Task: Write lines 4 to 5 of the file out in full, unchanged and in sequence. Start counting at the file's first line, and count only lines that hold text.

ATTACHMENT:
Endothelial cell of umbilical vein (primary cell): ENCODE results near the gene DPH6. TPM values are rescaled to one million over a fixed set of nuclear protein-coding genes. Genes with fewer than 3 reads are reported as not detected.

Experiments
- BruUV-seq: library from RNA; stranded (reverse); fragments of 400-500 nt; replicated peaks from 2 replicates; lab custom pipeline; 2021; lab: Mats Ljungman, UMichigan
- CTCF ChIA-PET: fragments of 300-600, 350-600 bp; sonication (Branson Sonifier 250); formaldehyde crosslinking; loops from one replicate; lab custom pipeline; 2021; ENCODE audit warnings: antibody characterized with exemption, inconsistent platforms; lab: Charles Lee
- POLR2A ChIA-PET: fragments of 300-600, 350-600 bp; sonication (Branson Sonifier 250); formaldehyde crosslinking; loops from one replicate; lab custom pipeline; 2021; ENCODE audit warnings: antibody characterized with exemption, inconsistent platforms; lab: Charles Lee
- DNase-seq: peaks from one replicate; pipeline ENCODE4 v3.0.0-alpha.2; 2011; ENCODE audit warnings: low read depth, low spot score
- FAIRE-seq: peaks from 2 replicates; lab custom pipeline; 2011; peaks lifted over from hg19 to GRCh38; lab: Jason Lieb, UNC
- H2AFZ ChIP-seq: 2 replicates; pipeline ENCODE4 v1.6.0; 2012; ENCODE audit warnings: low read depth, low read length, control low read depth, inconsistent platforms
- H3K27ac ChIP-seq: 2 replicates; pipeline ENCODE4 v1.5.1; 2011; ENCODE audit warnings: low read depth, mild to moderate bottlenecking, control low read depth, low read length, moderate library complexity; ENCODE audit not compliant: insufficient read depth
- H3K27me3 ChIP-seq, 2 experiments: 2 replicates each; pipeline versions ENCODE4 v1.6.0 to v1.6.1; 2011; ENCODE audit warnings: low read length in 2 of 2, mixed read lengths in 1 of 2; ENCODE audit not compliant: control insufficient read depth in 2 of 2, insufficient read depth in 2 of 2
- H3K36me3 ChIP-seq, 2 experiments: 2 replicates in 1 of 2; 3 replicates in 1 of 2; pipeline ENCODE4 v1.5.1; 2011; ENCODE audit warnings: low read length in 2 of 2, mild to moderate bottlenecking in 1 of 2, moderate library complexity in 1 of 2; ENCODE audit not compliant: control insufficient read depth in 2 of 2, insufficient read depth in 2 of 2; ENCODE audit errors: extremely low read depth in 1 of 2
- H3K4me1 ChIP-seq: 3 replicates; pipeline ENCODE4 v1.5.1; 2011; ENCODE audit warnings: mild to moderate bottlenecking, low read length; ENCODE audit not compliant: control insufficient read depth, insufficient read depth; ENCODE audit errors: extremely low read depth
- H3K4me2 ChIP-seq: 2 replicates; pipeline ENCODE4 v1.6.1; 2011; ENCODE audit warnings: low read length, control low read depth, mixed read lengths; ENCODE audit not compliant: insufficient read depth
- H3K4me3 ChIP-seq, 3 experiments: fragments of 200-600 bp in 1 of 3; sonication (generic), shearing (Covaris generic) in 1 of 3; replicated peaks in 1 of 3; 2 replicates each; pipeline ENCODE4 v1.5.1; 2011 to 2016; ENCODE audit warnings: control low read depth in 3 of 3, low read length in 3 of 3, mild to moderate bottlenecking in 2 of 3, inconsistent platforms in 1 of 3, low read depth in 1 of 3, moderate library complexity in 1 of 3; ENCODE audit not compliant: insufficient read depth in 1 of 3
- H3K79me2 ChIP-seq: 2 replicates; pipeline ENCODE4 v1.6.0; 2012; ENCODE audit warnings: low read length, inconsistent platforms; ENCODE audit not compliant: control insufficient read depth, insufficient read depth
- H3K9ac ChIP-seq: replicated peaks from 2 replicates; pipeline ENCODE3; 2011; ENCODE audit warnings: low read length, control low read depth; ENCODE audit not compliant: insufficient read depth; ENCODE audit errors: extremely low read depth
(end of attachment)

- CTCF ChIA-PET: fragments of 300-600, 350-600 bp; sonication (Branson Sonifier 250); formaldehyde crosslinking; loops from one replicate; lab custom pipeline; 2021; ENCODE audit warnings: antibody characterized with exemption, inconsistent platforms; lab: Charles Lee
- POLR2A ChIA-PET: fragments of 300-600, 350-600 bp; sonication (Branson Sonifier 250); formaldehyde crosslinking; loops from one replicate; lab custom pipeline; 2021; ENCODE audit warnings: antibody characterized with exemption, inconsistent platforms; lab: Charles Lee